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The Gas War


The gas war between Russia and Ukraine is not what it seems. It resembles a bitter commercial dispute, but in fact, it is a power struggle. Russia, by cutting off the gas to Ukraine, is pressuring Ukraine to submit to its will — while government-connected oligarchs on both sides maneuver to profit no matter what agreement is eventually reached.

The center of the Soviet gas infrastructure was Ukraine. This remained the case when the focus of gas exploration and exploitation moved to Western Siberia. When the Soviet Union broke up, the Soviet gas industry was divided up among the former republics. Most of Ukraine’s gas came from Russia, but much of Russia’s export pipeline network was in Ukraine, outside Russian control. This meant the two countries were trapped in a marriage they could not annul, and in which negotiations quickly came to resemble threats of suicide.

Russia could threaten to cut off supplies to Ukraine. But with 80 percent of Russia’s gas exports going through its territory, Ukraine could steal the gas intended for Europe. It was in this unstable situation that Europe elected to increase its energy dependence on Russia. The security of European gas supplies thereby depended not only on the reliability of Russian and Ukrainian commitments but, much more problematically, on their ability to behave in a civilized manner toward each other.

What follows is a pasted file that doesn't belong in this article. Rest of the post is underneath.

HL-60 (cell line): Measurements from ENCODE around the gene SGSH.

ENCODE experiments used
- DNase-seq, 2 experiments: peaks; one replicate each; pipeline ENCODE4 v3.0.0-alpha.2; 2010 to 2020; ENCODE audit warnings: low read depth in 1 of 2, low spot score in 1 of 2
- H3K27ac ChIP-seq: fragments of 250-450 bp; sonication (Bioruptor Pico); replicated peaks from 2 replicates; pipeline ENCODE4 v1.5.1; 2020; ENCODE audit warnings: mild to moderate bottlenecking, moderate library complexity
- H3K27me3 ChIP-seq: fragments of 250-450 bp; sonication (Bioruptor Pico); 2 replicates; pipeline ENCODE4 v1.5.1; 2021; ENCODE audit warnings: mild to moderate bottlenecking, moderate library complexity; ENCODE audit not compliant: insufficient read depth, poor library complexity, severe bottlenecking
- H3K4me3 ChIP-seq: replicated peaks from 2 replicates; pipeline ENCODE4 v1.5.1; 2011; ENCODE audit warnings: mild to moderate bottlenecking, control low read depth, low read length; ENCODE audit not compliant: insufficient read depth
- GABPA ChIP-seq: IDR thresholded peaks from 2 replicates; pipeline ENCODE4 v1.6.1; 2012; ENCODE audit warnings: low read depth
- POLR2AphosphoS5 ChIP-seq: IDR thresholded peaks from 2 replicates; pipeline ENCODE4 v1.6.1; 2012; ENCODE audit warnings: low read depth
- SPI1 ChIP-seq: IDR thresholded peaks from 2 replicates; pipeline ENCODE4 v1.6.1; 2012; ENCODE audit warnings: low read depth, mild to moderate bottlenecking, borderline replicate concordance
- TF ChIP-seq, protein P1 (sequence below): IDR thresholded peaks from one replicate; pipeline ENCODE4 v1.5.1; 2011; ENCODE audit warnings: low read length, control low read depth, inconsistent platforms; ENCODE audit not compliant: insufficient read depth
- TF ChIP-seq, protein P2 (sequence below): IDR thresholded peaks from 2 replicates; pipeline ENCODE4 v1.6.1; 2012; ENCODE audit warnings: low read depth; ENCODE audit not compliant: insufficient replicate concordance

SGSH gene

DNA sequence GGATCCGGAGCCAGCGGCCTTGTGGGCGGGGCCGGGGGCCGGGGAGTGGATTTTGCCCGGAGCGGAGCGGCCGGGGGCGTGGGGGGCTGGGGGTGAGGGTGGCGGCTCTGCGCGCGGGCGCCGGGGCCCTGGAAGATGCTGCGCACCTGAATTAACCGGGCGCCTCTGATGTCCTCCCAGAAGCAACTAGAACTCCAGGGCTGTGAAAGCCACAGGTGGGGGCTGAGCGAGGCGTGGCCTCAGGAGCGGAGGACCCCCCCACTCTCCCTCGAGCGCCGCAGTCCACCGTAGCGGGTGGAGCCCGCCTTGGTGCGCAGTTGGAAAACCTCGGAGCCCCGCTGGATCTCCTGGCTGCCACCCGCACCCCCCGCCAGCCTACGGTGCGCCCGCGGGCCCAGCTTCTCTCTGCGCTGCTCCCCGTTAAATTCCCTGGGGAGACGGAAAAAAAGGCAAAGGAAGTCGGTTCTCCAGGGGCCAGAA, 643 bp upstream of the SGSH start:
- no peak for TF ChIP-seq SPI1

In the wake of Ukraine’s efforts to join NATO, Russia is in no mood to be civilized toward Ukraine. This is the reason for the suggested price increase from $179 per 1,000 cubic meters to $450, a price described by Russian opposition leader Boris Nemtsov as “blackmail.” Each side quietly hopes that European pressure will force the other side to submit.

But Ukraine is in the throes of a financial crisis that forced it to seek a $16.4 billion bailout from the International Monetary Fund. It is not a position to make huge concessions to Russian pressure. Nor should NATO membership come at such a steep price. This is the reason why the West needs to help end this dispute by putting pressure on Russia.

– David Satter is a senior fellow at the Hudson Institute and a visiting scholar at the Johns Hopkins University School of Advanced International Studies (SAIS). His latest book is Darkness at Dawn: the Rise of the Russian Criminal State.


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